This is a partial transcript of The Big Story With John Gibson, August 21, 2003, that has been edited for clarity. Click here to order the complete transcript.
JOHN GIBSON, HOST: It was autumn of 1981. Members of the radical Weather Underground (search) opened fire on a Brinks armored truck in upstate New York.
Two cops and a Brinks guards were killed, and Kathy Boudin (search) was at the wheel of the getaway car. She was sentenced to serve 20 years to life in prison and was granted parole just yesterday.
Joining me now is Detective Robert Van Cura of the South Nyack-Grand View Police Department (search). Detective, that is today's big question. Should Kathy Boudin be granted parole?
DET. ROBERT VANCURA, SOUTH NYACK-GRAND VIEW P.D.: In my opinion, no. She served just barely the minimum of a 20-year-to-life sentence for a crime that her husband and others were convicted of and sentenced to 75-years-to-life.
GIBSON: Now this woman in prison has been the model prisoner, right?
VAN CURA: So they say. But, again, she is incarcerated.
GIBSON: She got her master's degree, she is working with prisoners with AIDS, she is working kind of as a social service person in there. At least the last few years, her public statements have been contrite. She says she's sorry she did what she did, feels terrible, knows she can't take it back, all of that. So, why still the resistance to her parole?
VAN CURA: Well, she certainly never expressed that to the families of the victims, the two police officers and the Brinks guard that were killed that day. And I think that she was given a sentence that probably wasn't the right sentence at the time, but she had [her trial] stretched out…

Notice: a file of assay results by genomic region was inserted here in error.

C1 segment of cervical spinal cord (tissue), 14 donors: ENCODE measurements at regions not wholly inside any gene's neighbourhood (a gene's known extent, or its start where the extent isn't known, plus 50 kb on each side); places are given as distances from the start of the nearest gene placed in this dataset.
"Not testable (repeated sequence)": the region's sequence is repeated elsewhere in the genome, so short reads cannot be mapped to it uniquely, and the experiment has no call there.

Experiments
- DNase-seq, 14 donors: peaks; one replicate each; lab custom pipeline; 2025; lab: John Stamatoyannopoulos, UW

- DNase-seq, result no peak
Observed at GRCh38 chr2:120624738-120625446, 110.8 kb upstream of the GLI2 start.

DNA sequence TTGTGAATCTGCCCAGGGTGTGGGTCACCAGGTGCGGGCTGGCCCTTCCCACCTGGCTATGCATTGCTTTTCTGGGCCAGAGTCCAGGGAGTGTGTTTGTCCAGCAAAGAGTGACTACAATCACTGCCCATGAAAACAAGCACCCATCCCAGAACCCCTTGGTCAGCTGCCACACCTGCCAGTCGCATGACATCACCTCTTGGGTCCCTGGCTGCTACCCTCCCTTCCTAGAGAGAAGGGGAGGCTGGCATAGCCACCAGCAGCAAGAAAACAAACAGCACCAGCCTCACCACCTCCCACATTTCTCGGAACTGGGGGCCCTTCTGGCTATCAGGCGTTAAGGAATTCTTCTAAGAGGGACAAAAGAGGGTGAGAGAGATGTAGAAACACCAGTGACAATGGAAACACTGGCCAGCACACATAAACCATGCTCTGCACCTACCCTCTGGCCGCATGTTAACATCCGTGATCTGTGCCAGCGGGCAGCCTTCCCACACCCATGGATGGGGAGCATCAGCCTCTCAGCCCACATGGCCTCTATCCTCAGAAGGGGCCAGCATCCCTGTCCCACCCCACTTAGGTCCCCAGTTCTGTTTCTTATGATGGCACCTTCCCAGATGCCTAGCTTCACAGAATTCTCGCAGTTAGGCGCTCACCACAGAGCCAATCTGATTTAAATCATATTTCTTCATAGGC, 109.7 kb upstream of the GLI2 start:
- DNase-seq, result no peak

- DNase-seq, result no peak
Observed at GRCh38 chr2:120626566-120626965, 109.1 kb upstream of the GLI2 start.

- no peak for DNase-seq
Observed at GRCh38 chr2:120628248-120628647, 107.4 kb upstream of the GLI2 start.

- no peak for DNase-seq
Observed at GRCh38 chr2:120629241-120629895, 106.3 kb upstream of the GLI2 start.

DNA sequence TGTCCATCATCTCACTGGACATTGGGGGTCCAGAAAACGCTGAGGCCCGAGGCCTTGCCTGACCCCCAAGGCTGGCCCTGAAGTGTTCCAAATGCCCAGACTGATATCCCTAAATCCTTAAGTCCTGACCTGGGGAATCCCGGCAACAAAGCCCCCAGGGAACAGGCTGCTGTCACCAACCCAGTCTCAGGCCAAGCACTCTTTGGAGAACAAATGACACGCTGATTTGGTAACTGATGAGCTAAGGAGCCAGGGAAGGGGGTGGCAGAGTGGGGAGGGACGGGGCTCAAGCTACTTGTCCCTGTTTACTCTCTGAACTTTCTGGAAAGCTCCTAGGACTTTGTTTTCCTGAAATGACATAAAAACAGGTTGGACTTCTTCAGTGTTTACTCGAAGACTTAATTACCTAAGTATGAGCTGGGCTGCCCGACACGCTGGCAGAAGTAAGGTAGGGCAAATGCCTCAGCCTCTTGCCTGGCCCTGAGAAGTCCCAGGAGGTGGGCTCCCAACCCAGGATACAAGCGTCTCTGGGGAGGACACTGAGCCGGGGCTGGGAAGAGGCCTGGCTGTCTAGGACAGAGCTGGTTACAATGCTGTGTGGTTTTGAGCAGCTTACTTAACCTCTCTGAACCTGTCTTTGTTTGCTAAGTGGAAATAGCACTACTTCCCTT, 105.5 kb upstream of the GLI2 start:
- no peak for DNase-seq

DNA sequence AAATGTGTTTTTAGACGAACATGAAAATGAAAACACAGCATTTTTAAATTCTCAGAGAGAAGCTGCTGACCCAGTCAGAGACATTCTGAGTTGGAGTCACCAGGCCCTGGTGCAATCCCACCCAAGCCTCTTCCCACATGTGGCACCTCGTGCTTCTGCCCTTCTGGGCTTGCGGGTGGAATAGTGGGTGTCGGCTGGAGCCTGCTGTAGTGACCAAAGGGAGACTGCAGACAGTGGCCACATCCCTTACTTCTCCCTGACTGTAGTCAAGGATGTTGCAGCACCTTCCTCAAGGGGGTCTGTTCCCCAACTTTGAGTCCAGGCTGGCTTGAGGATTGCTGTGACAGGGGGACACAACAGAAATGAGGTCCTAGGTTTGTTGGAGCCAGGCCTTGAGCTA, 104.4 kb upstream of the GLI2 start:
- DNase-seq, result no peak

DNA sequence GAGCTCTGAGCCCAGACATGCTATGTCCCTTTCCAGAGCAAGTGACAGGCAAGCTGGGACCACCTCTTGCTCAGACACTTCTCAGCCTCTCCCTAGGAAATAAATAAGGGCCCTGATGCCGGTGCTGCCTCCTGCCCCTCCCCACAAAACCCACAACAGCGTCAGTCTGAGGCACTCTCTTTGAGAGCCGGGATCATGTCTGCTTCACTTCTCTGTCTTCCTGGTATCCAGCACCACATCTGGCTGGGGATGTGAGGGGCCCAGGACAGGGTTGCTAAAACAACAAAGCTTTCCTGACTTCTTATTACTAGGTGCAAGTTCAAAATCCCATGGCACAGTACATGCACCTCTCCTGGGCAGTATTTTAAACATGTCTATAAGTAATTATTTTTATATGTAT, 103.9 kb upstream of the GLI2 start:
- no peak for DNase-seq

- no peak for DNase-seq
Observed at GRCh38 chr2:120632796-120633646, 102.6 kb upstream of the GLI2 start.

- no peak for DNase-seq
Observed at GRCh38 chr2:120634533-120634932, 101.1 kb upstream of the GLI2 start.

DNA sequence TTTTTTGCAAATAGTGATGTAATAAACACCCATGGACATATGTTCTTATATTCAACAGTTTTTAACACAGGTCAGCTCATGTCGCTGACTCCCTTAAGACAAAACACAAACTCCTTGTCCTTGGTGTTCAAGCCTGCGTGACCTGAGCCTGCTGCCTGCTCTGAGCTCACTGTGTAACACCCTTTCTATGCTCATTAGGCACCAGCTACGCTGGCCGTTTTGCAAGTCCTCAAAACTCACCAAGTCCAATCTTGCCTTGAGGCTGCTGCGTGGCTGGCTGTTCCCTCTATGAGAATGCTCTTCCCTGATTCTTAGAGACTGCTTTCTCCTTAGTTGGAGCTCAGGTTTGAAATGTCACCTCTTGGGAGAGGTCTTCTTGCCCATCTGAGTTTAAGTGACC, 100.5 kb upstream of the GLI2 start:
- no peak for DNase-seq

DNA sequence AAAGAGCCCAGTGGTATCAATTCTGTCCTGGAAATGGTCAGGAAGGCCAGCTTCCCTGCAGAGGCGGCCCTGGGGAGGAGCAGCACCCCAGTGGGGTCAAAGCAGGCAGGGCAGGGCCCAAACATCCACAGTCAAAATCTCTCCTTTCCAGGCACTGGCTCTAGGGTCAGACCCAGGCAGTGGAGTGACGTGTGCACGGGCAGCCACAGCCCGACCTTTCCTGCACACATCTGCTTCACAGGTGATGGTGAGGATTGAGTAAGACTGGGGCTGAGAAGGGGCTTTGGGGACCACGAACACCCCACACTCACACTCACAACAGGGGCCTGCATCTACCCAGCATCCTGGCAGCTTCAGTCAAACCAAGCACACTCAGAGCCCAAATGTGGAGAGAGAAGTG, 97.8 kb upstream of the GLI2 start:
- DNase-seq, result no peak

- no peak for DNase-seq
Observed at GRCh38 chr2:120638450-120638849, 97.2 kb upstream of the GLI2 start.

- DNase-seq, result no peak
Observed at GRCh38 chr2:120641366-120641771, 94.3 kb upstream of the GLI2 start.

her [defense] had really kind of wore down the criminal justice system to the point where after the county spent $6 million on security for the other trials, several changes of venue and a motion for another one to New York City… [prosecutors] wanted to get the sure thing so they took the 20-years-to-life. And really she deserved what her husband and the other people got, which was 75-to-life.
GIBSON: And those others are still incarcerated?
VAN CURA: That's correct.
GIBSON: Now she just had a parole hearing three months ago.
VAN CURA: And that's really what shocked and devastated the families of the victims, of the police officers and the Brinks guard. Ninety days or less than 90 days ago, the parole board had a rehearing on her parole hearing from two years ago where they denied her parole with a very strong statement, saying that regardless of the fact that she may have done good things while in prison, that the seriousness of the crimes to which she pled guilty far outweighed that, and that to release her at this point so early in her sentence would undermine the credibility of the criminal justice system…
And I think that's particularly hard on [the families].
GIBSON: Detective Robert Van Cura of the South Nyack-Grand View Police Department. Detective, thank you very much.
And by the way, it is still possible for someone on the parole board to ask for what's called a rescission hearing to consider additional information and possibly reverse the parole order.
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